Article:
Philosophy: Dogs are born perfect.

I often start training consultations by explaining that “I believe dogs are born perfect, and we are the ones that mess them up.”  As intended, this gets a laugh and lightens the mood; it’s a blunt way of stating what I believe to be true.  I use this line as way to introduce dog owners to the idea that their job is to provide the framework to ALLOW their dog to become the “perfect” dog that they are, rather than to TRAIN them to be that way.   In today’s blog post we will dive deeper into the idea of providing the framework for a dog to be the “perfect” dog that it already is.


Let’s consider the idea of teaching our dogs to “come.” One of the most common complaints that dog owners have is that their dog will not come when called. This complaint arises from the fact that traditional “recall” is not a natural behavior that is ingrained in a dog's DNA and therefore needs to be taught, like any other trick. It turns out there is a more reliable way of eliciting this behavior that involves utilizing an innate behavior your dog was born with.
Let me explain. Never in the history of the world has one dog said to another (in dog language, of course), “I need you to come here right now” or “come to me and I’ll give you a treat”. But somehow, a pack of wild dogs can stay together for a lifetime without running off in opposite directions.  How do they do this?

One of the reasons that canines are among the most adaptable species on the planet, is their pack structure. They, like us, survive as part of a pack and not alone. A single wolf would have a hard time bringing down full-sized prey, but a pack of wolves can get the job done easily. Thus the desire to stay with the pack is strong in dogs, as it is in their wild cousins. So, rather than teach a new behavior to a dog, such as “recall”, I prefer to tap into the behavior that is already there: “If I don’t stay with the pack, I will not survive.”

With this in mind, think about your own dog’s behavior. Have you ever noticed that when you move from one room of your house to another, your dog goes with you?  This is your dog’s desire to stay with the pack in action!  Did you teach your dog to do this? Probably not. Your dog was born with this desire. Of course, most dog owners don’t have any problem keeping their dog “with the pack” at home, it’s when you go out into the world, with exciting smells and other distractions that the problems begin.  This is because the dog has lost touch of it’s instinctual side, likely because the humans in it’s life haven’t provided the framework to allow it to stay in touch with these instincts.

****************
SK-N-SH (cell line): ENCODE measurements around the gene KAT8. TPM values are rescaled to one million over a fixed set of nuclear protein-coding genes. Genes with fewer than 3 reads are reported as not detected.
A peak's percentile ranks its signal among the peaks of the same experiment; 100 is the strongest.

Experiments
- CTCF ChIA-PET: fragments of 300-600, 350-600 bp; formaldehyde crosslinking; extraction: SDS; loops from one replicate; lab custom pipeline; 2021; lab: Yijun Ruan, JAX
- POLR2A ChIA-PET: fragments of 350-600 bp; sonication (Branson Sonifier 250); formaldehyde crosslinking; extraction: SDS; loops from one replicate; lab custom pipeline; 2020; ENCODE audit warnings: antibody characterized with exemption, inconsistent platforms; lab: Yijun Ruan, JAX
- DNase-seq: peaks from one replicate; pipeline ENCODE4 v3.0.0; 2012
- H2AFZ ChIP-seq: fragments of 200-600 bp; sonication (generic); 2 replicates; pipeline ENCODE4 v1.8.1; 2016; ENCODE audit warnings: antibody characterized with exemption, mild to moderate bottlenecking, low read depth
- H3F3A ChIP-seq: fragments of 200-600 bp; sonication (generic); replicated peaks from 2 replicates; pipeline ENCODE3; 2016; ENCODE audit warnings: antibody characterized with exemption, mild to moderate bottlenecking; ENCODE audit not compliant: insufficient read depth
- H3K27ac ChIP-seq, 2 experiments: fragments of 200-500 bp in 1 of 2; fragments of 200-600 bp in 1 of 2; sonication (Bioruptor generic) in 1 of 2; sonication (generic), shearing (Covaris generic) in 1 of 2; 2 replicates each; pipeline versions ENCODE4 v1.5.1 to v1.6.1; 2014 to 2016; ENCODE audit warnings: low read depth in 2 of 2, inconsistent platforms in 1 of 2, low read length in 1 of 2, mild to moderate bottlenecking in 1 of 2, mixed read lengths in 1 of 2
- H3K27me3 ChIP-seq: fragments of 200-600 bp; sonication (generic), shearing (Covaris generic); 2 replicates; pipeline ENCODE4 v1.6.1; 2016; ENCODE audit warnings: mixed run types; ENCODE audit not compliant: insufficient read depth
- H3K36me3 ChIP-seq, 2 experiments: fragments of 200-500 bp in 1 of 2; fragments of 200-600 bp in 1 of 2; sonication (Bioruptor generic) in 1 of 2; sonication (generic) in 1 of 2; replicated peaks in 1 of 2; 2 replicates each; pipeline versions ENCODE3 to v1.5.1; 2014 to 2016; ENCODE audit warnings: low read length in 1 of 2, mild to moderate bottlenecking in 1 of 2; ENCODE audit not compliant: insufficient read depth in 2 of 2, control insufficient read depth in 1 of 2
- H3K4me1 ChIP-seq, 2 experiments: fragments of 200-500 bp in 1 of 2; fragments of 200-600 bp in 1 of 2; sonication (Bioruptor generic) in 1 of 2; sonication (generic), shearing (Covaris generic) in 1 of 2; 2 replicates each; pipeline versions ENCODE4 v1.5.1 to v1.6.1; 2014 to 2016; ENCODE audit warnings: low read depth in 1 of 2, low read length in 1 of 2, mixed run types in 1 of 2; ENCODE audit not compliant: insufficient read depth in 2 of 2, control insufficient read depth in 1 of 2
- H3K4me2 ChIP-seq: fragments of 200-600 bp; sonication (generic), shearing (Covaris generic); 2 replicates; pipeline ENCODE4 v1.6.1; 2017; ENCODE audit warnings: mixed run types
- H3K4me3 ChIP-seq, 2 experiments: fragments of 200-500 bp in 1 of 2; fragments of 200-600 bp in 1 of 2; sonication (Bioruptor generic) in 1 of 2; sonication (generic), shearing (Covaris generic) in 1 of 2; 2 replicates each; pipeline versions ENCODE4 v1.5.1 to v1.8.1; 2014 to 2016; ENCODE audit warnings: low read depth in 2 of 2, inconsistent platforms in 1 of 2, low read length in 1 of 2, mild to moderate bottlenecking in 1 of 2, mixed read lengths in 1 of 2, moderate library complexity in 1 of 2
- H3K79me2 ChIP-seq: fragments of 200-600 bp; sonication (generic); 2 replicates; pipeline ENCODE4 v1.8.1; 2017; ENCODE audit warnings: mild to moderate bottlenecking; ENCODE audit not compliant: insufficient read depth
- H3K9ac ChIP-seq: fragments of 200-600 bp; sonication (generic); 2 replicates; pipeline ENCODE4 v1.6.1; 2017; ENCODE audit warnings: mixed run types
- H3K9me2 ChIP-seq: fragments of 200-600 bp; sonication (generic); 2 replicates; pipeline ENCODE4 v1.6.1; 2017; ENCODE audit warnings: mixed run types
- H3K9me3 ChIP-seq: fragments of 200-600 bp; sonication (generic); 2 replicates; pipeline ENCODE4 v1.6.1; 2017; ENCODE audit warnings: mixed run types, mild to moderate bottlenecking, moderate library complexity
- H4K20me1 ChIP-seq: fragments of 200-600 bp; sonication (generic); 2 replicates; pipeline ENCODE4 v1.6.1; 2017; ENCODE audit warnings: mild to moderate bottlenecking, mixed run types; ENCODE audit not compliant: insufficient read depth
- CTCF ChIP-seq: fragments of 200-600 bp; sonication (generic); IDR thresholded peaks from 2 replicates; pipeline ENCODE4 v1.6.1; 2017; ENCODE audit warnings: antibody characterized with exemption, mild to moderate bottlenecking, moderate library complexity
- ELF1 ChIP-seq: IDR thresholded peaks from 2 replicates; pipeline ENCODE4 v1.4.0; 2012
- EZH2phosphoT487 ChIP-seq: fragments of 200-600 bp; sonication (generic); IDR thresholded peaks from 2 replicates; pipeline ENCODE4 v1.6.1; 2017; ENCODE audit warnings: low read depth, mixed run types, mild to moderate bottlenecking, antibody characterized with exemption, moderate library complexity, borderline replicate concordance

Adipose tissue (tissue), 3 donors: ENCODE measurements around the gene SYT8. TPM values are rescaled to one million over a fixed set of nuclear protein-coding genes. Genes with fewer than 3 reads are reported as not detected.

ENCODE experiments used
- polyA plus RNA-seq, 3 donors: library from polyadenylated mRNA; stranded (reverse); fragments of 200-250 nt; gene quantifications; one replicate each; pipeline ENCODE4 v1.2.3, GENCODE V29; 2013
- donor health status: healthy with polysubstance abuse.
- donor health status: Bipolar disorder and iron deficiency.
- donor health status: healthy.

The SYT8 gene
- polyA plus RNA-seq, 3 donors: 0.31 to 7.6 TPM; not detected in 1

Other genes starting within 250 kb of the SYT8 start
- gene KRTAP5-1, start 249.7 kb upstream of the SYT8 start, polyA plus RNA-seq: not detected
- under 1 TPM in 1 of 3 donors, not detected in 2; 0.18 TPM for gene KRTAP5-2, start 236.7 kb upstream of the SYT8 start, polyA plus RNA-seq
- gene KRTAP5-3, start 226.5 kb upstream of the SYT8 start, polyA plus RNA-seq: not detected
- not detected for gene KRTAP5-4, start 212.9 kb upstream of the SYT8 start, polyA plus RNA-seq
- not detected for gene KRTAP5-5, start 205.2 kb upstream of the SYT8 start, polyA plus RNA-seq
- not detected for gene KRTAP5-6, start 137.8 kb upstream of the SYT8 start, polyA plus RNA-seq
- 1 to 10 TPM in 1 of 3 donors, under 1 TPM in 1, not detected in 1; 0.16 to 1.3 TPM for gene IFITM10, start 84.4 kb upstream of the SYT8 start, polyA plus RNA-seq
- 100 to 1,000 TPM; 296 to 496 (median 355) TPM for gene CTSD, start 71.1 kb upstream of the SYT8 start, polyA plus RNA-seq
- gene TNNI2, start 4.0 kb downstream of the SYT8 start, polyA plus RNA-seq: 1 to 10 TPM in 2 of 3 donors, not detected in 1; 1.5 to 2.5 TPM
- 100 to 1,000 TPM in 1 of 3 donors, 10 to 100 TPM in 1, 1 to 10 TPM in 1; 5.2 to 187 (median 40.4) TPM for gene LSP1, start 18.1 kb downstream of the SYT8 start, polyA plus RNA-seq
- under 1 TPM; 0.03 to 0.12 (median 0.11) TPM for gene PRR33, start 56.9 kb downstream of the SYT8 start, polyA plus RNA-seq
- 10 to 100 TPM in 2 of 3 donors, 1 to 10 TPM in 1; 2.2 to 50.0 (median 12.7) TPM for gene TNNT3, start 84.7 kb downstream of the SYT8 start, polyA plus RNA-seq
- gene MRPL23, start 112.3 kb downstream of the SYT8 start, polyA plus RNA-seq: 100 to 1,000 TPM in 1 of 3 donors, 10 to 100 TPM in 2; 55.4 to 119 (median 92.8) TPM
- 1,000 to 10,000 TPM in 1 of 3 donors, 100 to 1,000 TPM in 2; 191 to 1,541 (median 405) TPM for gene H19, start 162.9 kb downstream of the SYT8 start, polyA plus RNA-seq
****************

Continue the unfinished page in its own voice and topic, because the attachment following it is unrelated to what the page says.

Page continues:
I’d like write about how to bring out this natural behavior and others in more detail in another post, what I’d really like to convey today is the difference between bringing out a natural behavior versus teaching a new one, “stay with the pack” versus “recall.”  It sounds like a subtle distinction, but it’s a huge part of my philosophy and this is just one example.  The same concept applies to the leashed walk, setting boundaries (i.e. stay off the couch, stay out of the kitchen), socialization, basically everything.

I should say, that I don’t NOT teach recall, and traditional recall isn’t a bad training method, but it is secondary, and it’s important that we know the difference.  If your goal is for your dog to live it’s best, most fulfilling life, the foundation of your training philosophy should be built on bringing out natural behaviors, and behaviors that have been taught, such as recall, should be used as a back-up, I like to call these “crutches”.  


Like I said early on, there are ALMOST no behaviors that we need to teach dogs in order for them to live a good life, but there is one exception.  In order for dogs to live a good life in the human world, they need to be left alone from time to time.  There is no version of this in nature, and it’s the reason why separation anxiety is such a problem.  Again, I’ll go into the topic of dealing with separation anxiety specifically in another post, but right now I’d just like to point out that there is no being alone in nature for dogs and it’s the one exception to my “dogs are born perfect” philosophy.  Their desire to stay with the pack is so strong that if not properly trained, they can howl, destroy furniture, and get you kicked out of your apartment in an attempt to get back to the pack and still be what I consider a “perfect dog”.  I feel that this is the only behavior that our dogs need to learn that doesn’t come naturally to them.

So, in the coming days, start looking for all of the natural behaviors that your dog exhibits that you did not teach it.  Think about the way that it paws at the carpet and spins in circles before lying down and imagine a wild dog pawing at leaves and making a bed.  Our dogs are more instinctual than we think, and these instincts are powerful tools that we can use to help them to live fulfilling lives and to bring out the “perfect” dog that they already are.  Understanding that our goal is not to TRAIN our dogs to be a certain way, but to ALLOW them to be the best version of their natural selves, is one concept that has made a huge difference in my understanding of dog behavior.